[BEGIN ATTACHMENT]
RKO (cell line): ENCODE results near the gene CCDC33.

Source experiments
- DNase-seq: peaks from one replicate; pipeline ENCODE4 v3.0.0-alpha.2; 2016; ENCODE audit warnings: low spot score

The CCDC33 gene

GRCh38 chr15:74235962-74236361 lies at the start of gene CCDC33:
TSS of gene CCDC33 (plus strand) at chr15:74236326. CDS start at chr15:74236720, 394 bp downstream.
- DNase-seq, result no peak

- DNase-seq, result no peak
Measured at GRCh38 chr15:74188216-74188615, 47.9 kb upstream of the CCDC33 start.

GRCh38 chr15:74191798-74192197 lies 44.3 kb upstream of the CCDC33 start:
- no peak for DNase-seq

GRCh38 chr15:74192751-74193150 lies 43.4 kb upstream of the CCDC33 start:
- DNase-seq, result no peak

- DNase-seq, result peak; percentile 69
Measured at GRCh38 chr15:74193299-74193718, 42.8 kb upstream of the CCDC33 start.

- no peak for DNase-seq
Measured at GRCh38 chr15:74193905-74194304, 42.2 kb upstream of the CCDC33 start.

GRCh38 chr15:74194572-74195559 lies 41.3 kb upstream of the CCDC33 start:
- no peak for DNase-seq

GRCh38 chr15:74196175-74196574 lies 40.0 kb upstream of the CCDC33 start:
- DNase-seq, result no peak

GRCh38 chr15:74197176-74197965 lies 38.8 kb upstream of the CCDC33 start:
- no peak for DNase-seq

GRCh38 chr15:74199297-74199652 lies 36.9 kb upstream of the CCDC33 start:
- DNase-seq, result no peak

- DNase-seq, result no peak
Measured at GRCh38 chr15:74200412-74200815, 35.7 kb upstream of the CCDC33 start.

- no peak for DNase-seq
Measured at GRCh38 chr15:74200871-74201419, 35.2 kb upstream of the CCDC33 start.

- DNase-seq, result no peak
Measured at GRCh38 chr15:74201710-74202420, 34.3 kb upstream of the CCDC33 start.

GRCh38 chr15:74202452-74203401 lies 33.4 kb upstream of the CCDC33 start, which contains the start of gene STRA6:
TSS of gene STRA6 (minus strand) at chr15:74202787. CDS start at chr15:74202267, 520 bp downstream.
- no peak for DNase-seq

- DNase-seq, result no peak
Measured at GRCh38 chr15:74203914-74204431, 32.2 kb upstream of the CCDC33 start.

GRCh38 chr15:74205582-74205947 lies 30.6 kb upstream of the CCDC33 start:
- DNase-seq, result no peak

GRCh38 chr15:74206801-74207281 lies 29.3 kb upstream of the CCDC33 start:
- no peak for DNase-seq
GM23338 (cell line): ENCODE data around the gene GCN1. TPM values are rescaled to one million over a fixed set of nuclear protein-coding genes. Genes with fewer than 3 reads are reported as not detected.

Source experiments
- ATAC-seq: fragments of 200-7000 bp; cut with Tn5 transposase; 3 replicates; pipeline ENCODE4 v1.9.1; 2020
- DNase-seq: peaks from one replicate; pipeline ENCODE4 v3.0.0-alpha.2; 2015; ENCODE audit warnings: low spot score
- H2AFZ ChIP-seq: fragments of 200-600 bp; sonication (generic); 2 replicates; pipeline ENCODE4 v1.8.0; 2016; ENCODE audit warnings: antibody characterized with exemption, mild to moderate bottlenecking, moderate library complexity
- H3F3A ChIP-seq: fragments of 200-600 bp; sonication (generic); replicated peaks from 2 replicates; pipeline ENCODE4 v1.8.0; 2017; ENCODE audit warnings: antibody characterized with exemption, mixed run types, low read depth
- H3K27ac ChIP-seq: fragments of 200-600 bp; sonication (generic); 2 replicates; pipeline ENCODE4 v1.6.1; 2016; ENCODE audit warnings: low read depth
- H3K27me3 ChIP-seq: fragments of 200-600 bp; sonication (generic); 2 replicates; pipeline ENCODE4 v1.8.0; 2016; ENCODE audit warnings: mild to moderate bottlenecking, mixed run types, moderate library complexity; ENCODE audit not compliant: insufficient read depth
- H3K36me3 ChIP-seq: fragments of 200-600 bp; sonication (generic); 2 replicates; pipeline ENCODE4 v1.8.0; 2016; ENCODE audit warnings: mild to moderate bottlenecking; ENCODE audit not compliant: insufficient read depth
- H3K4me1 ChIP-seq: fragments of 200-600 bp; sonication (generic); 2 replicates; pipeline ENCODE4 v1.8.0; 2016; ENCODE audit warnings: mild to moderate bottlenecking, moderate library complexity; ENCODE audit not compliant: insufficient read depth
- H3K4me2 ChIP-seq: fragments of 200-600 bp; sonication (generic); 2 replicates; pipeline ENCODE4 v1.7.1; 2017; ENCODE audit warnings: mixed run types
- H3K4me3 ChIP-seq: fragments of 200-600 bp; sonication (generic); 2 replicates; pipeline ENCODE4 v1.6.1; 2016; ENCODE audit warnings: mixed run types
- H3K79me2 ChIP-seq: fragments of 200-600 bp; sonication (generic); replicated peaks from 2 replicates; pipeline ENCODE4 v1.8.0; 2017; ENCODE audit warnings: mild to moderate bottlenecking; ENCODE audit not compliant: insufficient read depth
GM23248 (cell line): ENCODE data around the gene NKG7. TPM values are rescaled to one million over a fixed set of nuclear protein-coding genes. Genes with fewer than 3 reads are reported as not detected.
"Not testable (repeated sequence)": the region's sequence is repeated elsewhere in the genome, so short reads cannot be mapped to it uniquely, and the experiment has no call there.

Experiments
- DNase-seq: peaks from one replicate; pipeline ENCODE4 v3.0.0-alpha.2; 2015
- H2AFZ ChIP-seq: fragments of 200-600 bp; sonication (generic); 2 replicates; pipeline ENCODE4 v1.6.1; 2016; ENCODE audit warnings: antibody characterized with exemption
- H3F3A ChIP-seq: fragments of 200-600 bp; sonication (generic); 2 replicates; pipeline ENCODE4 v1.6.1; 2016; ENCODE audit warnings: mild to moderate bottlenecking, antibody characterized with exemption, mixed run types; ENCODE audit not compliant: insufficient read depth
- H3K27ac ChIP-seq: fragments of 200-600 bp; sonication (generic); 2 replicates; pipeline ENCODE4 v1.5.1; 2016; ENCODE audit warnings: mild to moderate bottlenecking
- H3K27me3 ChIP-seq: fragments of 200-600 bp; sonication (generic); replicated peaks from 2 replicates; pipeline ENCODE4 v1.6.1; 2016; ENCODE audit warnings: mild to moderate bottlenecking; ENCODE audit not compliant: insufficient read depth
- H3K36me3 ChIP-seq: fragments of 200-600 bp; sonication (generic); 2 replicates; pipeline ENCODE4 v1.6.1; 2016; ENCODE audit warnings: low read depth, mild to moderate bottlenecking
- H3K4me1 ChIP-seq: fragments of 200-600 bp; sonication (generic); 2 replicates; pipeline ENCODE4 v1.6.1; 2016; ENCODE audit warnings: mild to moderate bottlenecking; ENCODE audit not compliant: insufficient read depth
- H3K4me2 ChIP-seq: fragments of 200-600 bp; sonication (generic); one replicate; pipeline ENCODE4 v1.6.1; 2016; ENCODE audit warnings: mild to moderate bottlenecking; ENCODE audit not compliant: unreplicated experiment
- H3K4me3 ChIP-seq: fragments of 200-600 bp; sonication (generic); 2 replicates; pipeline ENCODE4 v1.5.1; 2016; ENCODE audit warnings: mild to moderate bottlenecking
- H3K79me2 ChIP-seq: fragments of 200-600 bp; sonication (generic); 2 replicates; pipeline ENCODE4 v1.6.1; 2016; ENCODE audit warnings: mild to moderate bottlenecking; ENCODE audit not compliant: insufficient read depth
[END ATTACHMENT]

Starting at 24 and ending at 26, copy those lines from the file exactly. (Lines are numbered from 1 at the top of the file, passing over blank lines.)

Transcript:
GRCh38 chr15:74199297-74199652 lies 36.9 kb upstream of the CCDC33 start:
- DNase-seq, result no peak

- DNase-seq, result no peak